Lend a Hand
American Cancer Society: Giving a ride to a chemotherapy appointment or volunteering at Relay for Life are just some of the ways you can help fight the good fight against cancer.
ARC Gateway, Inc.: Whether you’re working in the gift shops or adopting a group home, spending time to help ARC Gateway create great life experiences for persons with intellectual and developmental disabilities is time well spent.
Independence for The Blind of West Florida: A task as simple as helping someone run an errand makes a huge difference for those who are visually impaired.

Helping the Homeless
EscaRosa Coalition on the Homeless: ECOH helps oversee the care of homeless men, women and families by working with a collection of agencies. Volunteering can be anything from helping out at a fundraiser, to assisting with the annual Point in Time survey.
Streets and Lanes Ministry: Cathy Harris, founder of Streets and Lanes, helps meet the physical and spiritual needs of homeless men, women and families by providing a weekly lunch and prayer as well as donating clothes, toiletries and any necessary items.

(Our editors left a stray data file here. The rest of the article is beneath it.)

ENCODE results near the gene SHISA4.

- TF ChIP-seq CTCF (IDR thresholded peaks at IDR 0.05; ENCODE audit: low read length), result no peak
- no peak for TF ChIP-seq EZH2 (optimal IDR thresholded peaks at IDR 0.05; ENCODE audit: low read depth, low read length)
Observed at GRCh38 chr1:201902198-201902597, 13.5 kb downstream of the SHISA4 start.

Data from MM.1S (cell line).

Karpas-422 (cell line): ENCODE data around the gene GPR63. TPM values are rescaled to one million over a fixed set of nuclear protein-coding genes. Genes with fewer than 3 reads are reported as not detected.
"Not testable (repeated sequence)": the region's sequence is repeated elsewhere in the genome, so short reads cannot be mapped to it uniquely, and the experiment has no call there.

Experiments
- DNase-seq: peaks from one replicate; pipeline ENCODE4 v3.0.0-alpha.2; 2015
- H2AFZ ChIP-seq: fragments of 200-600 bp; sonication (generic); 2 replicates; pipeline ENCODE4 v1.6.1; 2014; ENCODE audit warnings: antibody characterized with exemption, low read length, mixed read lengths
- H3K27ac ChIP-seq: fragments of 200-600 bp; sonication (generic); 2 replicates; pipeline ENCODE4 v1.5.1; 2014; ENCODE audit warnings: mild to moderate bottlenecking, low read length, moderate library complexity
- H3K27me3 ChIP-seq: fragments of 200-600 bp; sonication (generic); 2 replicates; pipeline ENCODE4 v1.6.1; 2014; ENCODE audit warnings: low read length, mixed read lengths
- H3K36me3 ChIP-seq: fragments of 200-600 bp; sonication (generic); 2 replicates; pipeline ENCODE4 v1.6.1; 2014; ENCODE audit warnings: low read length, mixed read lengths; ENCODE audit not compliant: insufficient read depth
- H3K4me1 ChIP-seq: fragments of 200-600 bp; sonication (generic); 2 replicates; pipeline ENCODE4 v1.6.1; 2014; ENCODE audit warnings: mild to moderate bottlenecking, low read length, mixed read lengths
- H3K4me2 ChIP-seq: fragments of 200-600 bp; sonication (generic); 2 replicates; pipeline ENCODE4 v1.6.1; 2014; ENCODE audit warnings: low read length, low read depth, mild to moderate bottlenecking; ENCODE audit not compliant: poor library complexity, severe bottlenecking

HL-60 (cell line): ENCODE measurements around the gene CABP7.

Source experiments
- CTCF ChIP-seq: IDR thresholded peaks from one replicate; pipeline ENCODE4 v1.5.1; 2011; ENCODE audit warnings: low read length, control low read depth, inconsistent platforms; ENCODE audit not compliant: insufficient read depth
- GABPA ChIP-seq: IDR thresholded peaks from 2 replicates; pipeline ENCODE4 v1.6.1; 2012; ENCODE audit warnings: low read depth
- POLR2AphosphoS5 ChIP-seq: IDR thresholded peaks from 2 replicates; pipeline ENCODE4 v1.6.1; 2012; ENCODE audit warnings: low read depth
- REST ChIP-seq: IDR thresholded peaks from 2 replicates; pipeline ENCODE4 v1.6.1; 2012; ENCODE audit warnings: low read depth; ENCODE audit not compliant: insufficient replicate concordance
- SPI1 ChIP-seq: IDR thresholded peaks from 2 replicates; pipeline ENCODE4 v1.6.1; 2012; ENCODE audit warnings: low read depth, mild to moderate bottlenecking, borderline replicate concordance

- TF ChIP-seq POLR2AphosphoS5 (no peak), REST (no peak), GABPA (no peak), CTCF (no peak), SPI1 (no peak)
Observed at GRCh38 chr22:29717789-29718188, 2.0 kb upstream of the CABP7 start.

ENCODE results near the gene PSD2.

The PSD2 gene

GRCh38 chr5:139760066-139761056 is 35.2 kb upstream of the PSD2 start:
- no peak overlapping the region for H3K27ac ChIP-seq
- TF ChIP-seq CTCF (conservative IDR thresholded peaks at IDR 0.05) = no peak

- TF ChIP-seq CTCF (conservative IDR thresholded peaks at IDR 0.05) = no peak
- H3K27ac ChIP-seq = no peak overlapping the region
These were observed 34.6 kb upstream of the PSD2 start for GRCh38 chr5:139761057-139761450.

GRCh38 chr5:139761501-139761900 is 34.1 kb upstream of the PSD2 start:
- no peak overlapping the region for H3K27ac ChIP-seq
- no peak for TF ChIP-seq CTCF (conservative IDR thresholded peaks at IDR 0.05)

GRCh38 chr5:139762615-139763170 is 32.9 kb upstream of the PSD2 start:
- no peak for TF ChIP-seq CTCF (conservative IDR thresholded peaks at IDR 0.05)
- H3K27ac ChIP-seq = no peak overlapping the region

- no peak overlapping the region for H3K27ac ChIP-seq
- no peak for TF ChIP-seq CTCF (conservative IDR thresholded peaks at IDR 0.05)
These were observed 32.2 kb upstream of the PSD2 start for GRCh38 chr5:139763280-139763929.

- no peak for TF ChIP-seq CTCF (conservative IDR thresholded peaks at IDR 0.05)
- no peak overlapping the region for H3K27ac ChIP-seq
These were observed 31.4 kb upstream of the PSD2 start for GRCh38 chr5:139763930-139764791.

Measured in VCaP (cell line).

Waterfront Rescue Mission: The Waterfront Rescue Mission is more than a thrift store. By volunteering with the Mission, you are helping men and women find a way out of homelessness through the recovery programs.

Feed the Need
Appetite 4 Life: Providing one of life’s most basic needs, Appetite 4 Life extends nutrition services to individuals living with terminal illness. You can get involved by helping deliver meals, preparing food or even assisting with administrative duties.
Manna Food Pantry: The local food bank serves more than 40,000 in Northwest Florida annually through its five distribution sites in Escambia and Santa Rosa counties. It takes dozens of volunteers to keep operations running smoothly.
Four Blades of Grass: Gulf Coast culinary professionals came together to create Four Blades of Grass, an organization that aims to end hunger of children and the elderly along the Emerald Coast.